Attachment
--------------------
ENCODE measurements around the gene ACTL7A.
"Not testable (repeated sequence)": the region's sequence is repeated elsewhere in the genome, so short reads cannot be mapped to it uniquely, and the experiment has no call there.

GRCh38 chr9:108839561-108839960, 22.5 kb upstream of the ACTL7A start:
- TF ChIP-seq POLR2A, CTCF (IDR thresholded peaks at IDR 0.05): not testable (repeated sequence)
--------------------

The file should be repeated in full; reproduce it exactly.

ENCODE measurements around the gene ACTL7A.
"Not testable (repeated sequence)": the region's sequence is repeated elsewhere in the genome, so short reads cannot be mapped to it uniquely, and the experiment has no call there.

GRCh38 chr9:108839561-108839960, 22.5 kb upstream of the ACTL7A start:
- TF ChIP-seq POLR2A, CTCF (IDR thresholded peaks at IDR 0.05): not testable (repeated sequence)